Film Project #3 for the second quarter is for you to write a script which you’ll use for a short film. You script must follow formatting guidelines as covered in class. An example of a script (which also gives formatting guidelines) is here. Your script will be 3-5 pages long, and therefore the film made from it will be 3-5 minutes long. It’s a doozy, it’s a big project, but don’t worry. It’ll go by quicker than you’d imagine once you start adding the establishing shots, the fade-ins and outs, the wide shots, etc.
A script is written differently than a story. There are specific ways to write, most of which have to do with ease of understanding for the many different people that will need to script to help them do their job. Did you think only the actors and actresses needed a script? Nope. The script gives basic guidelines for the director, for the camera-person, the lighting crew, the location manager, make-up, and more. It gives explicit instructions for what parts need to be very specific or whether they’re vague and left to the director’s or the actor’s discretion. They’re complex and no one expects you to be able to write one when you’re in middle school, but it’ll be nice to have an idea how they work.
So, without further ado…
Where do you start? You start with a title page (no this doesn’t count for the page count). The title page is simple and straight to the point:
Now that’s finished, you can get to the meat and potatoes of the script:
These images were taken from Writing for Electronic Media, you can check it out for more formatting information.
The basics for the nuts and bolts are as follows (taken from here):
Layout is not something that should trouble you when you are writing your screenstory. However, when you do sit down to write you r draft screenplay, it is very important that it is written in the correct format.
The Mastershot format (as the feature film format is known) was developed in Hollywood during the days of the typewriter, so the font you use is always Courier 12 point or Courier New 12 pt, using standard margins for each different element of your screenplay.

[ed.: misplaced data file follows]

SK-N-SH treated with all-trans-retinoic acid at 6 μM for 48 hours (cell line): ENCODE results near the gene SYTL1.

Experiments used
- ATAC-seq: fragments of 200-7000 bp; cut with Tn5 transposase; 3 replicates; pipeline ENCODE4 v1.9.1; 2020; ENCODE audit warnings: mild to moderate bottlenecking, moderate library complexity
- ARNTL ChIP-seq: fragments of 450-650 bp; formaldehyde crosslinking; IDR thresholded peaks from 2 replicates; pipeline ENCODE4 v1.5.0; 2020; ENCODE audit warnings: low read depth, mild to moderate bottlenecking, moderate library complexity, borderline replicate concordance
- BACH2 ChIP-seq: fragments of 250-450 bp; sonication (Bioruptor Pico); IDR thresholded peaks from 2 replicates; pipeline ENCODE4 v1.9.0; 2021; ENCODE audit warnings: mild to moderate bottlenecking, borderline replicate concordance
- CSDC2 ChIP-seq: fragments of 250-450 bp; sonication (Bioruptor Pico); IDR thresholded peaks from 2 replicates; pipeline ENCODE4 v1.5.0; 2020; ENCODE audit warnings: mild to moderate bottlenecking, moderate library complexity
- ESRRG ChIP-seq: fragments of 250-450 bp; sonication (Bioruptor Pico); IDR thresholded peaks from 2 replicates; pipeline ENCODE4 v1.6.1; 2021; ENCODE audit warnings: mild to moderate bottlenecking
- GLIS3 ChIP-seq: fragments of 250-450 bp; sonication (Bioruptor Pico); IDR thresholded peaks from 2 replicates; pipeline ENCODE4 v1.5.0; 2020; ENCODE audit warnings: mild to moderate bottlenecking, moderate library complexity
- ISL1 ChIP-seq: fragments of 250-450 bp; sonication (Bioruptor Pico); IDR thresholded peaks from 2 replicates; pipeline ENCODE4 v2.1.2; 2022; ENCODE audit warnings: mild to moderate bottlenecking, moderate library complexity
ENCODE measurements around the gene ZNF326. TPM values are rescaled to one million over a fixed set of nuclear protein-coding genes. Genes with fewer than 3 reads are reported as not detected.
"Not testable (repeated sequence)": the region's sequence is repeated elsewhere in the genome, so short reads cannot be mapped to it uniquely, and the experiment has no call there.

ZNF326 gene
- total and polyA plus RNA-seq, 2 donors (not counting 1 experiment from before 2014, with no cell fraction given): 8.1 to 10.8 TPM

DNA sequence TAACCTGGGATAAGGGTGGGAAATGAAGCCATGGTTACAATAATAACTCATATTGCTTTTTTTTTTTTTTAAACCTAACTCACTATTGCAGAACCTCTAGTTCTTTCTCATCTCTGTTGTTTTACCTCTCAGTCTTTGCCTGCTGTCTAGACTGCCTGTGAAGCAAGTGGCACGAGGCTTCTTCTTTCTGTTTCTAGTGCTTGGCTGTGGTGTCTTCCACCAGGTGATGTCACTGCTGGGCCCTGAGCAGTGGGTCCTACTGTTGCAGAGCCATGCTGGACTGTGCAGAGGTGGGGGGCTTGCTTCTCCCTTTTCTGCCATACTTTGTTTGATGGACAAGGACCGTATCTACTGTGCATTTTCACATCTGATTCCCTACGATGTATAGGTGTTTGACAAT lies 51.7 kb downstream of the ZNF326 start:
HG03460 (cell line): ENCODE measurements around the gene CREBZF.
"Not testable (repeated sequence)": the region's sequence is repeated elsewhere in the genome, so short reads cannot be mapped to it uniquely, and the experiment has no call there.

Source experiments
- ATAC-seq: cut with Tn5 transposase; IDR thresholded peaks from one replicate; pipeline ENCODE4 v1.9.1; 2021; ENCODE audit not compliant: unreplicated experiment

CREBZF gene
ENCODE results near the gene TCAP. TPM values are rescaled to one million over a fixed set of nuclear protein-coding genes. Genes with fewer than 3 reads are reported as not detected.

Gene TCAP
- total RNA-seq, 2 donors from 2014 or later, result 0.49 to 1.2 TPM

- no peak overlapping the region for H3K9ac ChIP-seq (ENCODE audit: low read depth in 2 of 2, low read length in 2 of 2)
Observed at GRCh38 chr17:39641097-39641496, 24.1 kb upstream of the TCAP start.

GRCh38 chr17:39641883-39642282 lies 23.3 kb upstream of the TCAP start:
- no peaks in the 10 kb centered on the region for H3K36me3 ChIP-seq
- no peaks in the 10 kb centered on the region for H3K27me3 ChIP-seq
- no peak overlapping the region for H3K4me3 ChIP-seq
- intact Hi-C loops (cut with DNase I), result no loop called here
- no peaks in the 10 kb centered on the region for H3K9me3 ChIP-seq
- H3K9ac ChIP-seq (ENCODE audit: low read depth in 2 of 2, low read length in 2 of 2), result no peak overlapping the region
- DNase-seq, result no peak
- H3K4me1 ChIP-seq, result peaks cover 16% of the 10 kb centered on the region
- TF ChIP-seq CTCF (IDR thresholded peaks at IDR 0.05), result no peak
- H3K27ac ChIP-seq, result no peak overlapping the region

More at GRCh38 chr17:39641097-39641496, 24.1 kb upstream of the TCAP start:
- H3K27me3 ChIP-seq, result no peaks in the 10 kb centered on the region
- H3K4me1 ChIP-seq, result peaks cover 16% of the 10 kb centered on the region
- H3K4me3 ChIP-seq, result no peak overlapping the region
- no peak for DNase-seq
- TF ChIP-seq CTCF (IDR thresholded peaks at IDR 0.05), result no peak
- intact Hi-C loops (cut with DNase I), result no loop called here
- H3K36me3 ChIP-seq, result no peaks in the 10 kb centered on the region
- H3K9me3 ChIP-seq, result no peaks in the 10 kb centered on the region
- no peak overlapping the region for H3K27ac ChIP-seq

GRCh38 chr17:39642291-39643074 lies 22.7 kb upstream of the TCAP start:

SCENE HEADINGS (or ‘Slug Lines’): Left Margin: 1.50” Right Margin: 7.50”
ACTION (description of what happens): Left Margin: 1.50” Right Margin: 7.50”
CHARACTER NAME : Left Margin: 3.50” Right Margin: 7.25”
PARANTHETICAL: Left Margin: 3.00” Right Margin: 5.50”
DIALOGUE: Left Margin: 2.50” Right Margin: 6.00”
TRANSITIONS: Left Margin: 5.50”
There are several reasons for this:
When screenplays are formatted correctly, one page translates, on average, into one minute of screen time so you can tell whether your story is the right length • Readers and producers do not like it when writers pretend their screenplay is shorter than it is by stretching the margins o r using a tighter font • Formatting helps readers check at a glance whether you are writing too much dialogue or describing things in too much detail • Formatting helps readers compare one script with another without being distracted by fancy typefaces.
Your story will end and begin with a Fade in and a Fade out. You’re going to have to think of a story yourself. Let me know if you need any help. Let’s keep it simple for our first time, you’ll need a main character and they’ll have some sort of conflict. You can add whatever details you’d like, but think clearly about how you’d like it to be shown on film.
This project will be due on Jan. 5, 2018. You will need to include opening and closing credits in the final production of this film, but that’s not part of the script.